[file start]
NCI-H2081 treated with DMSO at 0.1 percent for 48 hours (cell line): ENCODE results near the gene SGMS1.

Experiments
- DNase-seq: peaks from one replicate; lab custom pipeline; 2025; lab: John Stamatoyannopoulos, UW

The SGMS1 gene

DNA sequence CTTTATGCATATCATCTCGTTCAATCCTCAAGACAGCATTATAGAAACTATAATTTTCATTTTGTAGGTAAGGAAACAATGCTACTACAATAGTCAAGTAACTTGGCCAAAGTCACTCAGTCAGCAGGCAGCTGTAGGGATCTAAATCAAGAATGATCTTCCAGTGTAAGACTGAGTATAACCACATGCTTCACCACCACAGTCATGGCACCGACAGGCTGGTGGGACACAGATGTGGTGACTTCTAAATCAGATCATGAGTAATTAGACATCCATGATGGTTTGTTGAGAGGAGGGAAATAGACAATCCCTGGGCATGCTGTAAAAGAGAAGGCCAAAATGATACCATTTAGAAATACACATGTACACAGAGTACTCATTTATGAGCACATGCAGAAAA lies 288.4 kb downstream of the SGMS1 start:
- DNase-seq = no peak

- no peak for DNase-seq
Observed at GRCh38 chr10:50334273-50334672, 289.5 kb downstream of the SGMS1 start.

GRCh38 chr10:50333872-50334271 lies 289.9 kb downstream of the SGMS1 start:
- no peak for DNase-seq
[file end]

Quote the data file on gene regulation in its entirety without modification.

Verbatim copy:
NCI-H2081 treated with DMSO at 0.1 percent for 48 hours (cell line): ENCODE results near the gene SGMS1.

Experiments
- DNase-seq: peaks from one replicate; lab custom pipeline; 2025; lab: John Stamatoyannopoulos, UW

The SGMS1 gene

DNA sequence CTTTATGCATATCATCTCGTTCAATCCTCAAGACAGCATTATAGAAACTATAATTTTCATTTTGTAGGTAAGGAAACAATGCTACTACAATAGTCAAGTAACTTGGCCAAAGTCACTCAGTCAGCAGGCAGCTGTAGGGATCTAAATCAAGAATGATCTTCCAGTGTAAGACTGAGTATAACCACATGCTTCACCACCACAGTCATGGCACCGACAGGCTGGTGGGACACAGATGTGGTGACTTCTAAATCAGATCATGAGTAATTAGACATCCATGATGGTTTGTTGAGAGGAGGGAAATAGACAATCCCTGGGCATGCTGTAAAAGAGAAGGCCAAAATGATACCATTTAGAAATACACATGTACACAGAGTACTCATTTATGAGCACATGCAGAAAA lies 288.4 kb downstream of the SGMS1 start:
- DNase-seq = no peak

- no peak for DNase-seq
Observed at GRCh38 chr10:50334273-50334672, 289.5 kb downstream of the SGMS1 start.

GRCh38 chr10:50333872-50334271 lies 289.9 kb downstream of the SGMS1 start:
- no peak for DNase-seq